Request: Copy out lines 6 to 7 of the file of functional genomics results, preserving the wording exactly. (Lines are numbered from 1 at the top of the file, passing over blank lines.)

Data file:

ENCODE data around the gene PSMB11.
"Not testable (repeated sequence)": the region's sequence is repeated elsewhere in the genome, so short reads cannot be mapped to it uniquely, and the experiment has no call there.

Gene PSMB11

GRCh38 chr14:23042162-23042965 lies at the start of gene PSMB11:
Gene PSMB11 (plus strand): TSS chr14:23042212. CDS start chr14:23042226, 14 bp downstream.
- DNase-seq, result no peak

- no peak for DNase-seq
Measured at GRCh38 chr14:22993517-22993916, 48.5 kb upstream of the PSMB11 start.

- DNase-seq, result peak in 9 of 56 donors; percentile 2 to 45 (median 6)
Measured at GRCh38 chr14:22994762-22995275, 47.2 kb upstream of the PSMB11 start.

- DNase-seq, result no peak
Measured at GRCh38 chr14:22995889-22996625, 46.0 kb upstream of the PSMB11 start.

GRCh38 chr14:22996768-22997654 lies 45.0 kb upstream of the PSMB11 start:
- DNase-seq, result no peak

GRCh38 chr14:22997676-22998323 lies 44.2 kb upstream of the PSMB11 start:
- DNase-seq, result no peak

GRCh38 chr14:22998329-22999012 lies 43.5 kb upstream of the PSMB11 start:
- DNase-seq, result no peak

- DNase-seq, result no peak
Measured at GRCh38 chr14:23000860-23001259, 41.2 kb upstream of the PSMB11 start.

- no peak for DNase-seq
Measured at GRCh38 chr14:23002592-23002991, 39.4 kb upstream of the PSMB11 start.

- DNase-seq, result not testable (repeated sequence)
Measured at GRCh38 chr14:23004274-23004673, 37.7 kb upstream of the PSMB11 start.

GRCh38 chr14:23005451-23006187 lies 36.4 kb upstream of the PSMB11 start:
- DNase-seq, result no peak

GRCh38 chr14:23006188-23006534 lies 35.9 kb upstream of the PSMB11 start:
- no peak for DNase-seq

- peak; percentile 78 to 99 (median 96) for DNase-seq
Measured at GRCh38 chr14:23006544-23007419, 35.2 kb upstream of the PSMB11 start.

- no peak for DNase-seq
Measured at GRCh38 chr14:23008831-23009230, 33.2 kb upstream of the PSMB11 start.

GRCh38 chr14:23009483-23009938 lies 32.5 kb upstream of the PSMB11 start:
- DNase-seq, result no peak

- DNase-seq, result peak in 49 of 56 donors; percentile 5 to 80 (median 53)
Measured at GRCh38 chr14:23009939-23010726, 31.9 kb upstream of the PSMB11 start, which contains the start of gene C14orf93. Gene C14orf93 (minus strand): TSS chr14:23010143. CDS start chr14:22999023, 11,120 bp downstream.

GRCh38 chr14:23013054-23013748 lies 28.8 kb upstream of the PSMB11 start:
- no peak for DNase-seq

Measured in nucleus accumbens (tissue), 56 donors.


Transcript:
- DNase-seq, result no peak

- no peak for DNase-seq